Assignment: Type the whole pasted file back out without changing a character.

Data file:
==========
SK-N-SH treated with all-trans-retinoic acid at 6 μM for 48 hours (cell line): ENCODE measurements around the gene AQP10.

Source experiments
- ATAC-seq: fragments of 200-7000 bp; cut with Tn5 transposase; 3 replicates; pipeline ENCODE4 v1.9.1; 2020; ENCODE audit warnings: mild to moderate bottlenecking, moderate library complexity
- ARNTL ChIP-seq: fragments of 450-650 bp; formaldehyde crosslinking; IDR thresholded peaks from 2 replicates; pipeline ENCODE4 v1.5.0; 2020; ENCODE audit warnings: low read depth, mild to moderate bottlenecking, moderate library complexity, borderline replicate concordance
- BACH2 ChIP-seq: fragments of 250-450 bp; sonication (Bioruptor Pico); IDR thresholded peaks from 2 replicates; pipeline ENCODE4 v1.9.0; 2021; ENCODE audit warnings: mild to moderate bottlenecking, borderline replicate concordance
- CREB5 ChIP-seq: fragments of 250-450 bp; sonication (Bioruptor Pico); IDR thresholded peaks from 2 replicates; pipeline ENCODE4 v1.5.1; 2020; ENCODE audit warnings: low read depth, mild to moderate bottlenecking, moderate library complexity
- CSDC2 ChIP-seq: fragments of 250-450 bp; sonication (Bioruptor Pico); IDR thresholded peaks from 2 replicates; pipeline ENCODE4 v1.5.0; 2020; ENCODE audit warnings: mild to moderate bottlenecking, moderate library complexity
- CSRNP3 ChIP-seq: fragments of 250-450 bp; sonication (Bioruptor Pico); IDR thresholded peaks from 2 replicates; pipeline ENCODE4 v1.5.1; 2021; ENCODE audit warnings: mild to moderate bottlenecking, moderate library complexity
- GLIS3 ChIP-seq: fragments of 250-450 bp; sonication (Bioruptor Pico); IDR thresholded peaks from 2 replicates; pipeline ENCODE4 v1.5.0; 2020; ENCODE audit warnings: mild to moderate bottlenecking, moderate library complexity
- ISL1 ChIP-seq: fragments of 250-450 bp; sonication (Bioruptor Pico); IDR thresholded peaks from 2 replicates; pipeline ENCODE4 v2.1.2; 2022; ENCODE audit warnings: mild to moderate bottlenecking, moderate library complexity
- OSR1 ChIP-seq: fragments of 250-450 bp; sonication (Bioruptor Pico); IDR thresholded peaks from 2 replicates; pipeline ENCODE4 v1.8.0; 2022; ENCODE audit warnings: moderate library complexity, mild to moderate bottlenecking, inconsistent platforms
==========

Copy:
SK-N-SH treated with all-trans-retinoic acid at 6 μM for 48 hours (cell line): ENCODE measurements around the gene AQP10.

Source experiments
- ATAC-seq: fragments of 200-7000 bp; cut with Tn5 transposase; 3 replicates; pipeline ENCODE4 v1.9.1; 2020; ENCODE audit warnings: mild to moderate bottlenecking, moderate library complexity
- ARNTL ChIP-seq: fragments of 450-650 bp; formaldehyde crosslinking; IDR thresholded peaks from 2 replicates; pipeline ENCODE4 v1.5.0; 2020; ENCODE audit warnings: low read depth, mild to moderate bottlenecking, moderate library complexity, borderline replicate concordance
- BACH2 ChIP-seq: fragments of 250-450 bp; sonication (Bioruptor Pico); IDR thresholded peaks from 2 replicates; pipeline ENCODE4 v1.9.0; 2021; ENCODE audit warnings: mild to moderate bottlenecking, borderline replicate concordance
- CREB5 ChIP-seq: fragments of 250-450 bp; sonication (Bioruptor Pico); IDR thresholded peaks from 2 replicates; pipeline ENCODE4 v1.5.1; 2020; ENCODE audit warnings: low read depth, mild to moderate bottlenecking, moderate library complexity
- CSDC2 ChIP-seq: fragments of 250-450 bp; sonication (Bioruptor Pico); IDR thresholded peaks from 2 replicates; pipeline ENCODE4 v1.5.0; 2020; ENCODE audit warnings: mild to moderate bottlenecking, moderate library complexity
- CSRNP3 ChIP-seq: fragments of 250-450 bp; sonication (Bioruptor Pico); IDR thresholded peaks from 2 replicates; pipeline ENCODE4 v1.5.1; 2021; ENCODE audit warnings: mild to moderate bottlenecking, moderate library complexity
- GLIS3 ChIP-seq: fragments of 250-450 bp; sonication (Bioruptor Pico); IDR thresholded peaks from 2 replicates; pipeline ENCODE4 v1.5.0; 2020; ENCODE audit warnings: mild to moderate bottlenecking, moderate library complexity
- ISL1 ChIP-seq: fragments of 250-450 bp; sonication (Bioruptor Pico); IDR thresholded peaks from 2 replicates; pipeline ENCODE4 v2.1.2; 2022; ENCODE audit warnings: mild to moderate bottlenecking, moderate library complexity
- OSR1 ChIP-seq: fragments of 250-450 bp; sonication (Bioruptor Pico); IDR thresholded peaks from 2 replicates; pipeline ENCODE4 v1.8.0; 2022; ENCODE audit warnings: moderate library complexity, mild to moderate bottlenecking, inconsistent platforms